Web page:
JM They covered it, yeah, yeah….

LB What about Kings, there was a bit of a creek at Kings Beach too somewhere, wasn’t there?

JM Yes, that’s right, run out ah, oh well when I first knew Kings Beach it was all sand dunes behind there, there was no bitumen, there was no …., there was no houses there was nothing, it was just all -

LB It was just all sand dunes right round it.
JM Just all and dunes and then about, oh it must have been very early in the piece ’35 or ’36, or something like that, I can’t remember the year, but they flattened it all out at … and they built the ah, ….(wharf) underneath it, there’s still, it must still be there. There’s a 6 foot pipe that comes from up the back somewhere that feeds …..and we used to wander around up in the pipes and come out some of the manholes when we were kids.

LB Did you?

JM Yes, the only people there, (we did) all sorts of things. It was 6 foot diameter you see, you could walk through it.

LB It’s a big pipe; it must be what trickles out onto the beach.

JM Yeah, yeah. I’m sure it must still be there, I can’t see that they would’ve, they couldn’t have.

LB And was the Pavilion well used. I mean what do people use the Pavilion for?

JM Oh, dressing sheds and a café type thing, one that sold things in there, soft drinks, ice-creams… and there were dressing sheds. I’ve used the dressing sheds, yeah showers and dressing sheds. I don’t know if it’s still there like that or not.

LB. Yeah, it’s still there, actually it’s in fairly good condition for its age and its use.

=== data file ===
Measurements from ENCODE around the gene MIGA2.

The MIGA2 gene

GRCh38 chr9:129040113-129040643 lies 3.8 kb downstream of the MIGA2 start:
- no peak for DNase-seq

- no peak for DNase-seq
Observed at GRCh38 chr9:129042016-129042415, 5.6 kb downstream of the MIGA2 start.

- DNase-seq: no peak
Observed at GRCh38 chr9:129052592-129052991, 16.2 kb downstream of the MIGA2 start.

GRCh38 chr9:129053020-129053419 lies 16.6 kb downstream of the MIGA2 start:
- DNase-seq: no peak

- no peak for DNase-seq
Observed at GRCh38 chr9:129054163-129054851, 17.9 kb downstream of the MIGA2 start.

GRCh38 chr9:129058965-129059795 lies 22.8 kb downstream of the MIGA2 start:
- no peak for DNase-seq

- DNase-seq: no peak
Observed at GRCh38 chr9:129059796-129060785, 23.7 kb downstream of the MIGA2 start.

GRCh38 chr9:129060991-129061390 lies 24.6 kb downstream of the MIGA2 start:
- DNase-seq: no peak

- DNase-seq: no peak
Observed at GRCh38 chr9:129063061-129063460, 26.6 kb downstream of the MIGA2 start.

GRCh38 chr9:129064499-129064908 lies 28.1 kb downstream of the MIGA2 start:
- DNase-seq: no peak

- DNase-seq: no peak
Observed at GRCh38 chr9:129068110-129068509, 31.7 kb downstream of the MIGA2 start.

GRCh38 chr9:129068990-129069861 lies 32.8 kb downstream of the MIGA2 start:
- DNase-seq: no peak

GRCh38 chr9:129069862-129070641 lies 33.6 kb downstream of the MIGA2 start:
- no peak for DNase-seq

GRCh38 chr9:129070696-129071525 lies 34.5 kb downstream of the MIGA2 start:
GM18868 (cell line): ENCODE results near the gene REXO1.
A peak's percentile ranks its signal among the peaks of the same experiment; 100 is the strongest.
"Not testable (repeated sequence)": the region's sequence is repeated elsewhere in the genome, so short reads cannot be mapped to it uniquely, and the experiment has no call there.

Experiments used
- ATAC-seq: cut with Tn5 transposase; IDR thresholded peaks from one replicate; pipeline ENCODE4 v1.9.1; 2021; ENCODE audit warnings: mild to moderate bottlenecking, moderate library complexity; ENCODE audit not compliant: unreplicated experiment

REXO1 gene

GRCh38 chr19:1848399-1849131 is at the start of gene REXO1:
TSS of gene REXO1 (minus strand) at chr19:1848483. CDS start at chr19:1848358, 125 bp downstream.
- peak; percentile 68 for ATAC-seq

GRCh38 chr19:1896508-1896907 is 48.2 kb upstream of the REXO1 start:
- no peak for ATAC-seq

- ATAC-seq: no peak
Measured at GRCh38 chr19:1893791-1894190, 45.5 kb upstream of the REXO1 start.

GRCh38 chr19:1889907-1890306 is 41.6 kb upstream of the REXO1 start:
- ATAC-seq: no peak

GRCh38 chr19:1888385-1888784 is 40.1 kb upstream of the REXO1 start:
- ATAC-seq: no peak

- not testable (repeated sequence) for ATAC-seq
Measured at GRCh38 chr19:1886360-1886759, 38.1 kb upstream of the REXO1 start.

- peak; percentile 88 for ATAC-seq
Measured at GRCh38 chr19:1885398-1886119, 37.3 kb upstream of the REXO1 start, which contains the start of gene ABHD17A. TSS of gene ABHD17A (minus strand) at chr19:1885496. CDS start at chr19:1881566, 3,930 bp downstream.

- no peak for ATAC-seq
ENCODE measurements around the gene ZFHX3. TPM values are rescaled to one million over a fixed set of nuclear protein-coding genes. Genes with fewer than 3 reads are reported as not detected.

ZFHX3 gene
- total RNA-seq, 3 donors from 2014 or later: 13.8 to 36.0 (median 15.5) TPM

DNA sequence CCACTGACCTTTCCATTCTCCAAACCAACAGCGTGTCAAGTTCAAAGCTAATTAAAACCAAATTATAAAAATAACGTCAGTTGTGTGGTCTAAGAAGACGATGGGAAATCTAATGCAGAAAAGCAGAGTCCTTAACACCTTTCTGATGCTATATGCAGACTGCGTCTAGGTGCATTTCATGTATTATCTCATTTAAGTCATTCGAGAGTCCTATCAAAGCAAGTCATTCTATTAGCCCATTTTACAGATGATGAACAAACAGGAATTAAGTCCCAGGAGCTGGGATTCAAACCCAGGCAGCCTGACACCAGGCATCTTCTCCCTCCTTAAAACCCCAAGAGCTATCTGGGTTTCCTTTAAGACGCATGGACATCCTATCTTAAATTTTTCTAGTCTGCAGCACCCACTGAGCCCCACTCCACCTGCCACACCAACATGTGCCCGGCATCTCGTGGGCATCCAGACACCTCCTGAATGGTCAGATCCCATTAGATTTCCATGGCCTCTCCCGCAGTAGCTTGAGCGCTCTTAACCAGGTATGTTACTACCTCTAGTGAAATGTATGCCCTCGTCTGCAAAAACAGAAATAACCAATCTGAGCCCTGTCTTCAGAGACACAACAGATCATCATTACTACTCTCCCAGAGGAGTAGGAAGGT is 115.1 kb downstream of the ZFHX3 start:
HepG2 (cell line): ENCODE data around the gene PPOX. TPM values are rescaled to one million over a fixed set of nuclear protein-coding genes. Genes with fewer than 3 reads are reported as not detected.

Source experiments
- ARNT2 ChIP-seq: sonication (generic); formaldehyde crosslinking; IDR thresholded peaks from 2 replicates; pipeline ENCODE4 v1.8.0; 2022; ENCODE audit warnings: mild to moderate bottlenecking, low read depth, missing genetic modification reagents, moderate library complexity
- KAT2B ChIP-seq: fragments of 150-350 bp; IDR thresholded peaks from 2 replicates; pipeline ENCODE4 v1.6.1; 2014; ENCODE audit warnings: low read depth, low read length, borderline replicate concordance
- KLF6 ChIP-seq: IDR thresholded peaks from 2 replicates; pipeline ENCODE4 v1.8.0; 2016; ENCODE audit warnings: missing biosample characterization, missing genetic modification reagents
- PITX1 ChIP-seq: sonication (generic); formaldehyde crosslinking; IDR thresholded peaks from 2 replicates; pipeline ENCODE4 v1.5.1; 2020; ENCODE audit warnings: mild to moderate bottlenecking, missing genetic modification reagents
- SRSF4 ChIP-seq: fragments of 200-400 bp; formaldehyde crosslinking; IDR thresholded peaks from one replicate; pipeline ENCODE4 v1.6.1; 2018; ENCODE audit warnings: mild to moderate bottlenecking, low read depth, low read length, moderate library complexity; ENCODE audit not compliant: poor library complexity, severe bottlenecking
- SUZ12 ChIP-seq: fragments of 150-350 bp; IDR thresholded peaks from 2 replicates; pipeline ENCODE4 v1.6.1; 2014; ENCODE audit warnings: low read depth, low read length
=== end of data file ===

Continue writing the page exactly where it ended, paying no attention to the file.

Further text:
JM It was built somewhere around ….oh, I can’t remember the exact date but I know it was very early after we came here to Caloundra.

LB It was about ’36 or ’37 I think.

JM Oh it must have been, no later than that.

LB What about surf life saving, were the beaches patrolled?

JM Ah only in the season, Benny Bennett was one of the star life savers.

LB. Was he?

JM Yeah, Benny Bennett was sweep oarsman of the boat, mmm.

LB And was that Kings only?

JM That was Kings, yes.

LB Not any of the others?

JM No, I don’t think so, not at that stage, possibly later, yeah. I don’t know, I don’t think oh there’s anybody out there…..I can remember when the ah, there’s a weatherboard two storey building on the corner remember when you go down to Dicky Beach and turn the corner to go out?

LB Yes, yes, quite a noticeable building, tall and thin.

JM Yeah, yeah that’s right, I remember when that was built - I think they said it cost 64 pounds for the labour.

LB. Really?

JM Yes, I think that’s what somebody told me it was anyway.

LB I wondered about that house because it’s quite….

JM Yeah, that was built way back, yeas, that was the original sort of shoppage, shop building, yeah it was a shop underneath it and property residence up top.

LB And there was nothing much else around?

JM No, no, oh, oh of course Battery Hill there, out to Currimundi, there was nothing absolutely nothing. In fact when we were building here near the school in the war years we were out there and I remember us walking right across there coming home from some ….. out there and there was nothing there.

LB And was it thick timber or …?

JM No, it was all open, all that area there, it was all open, they used, well in fact you know about the shells and bullets ……

End of Interview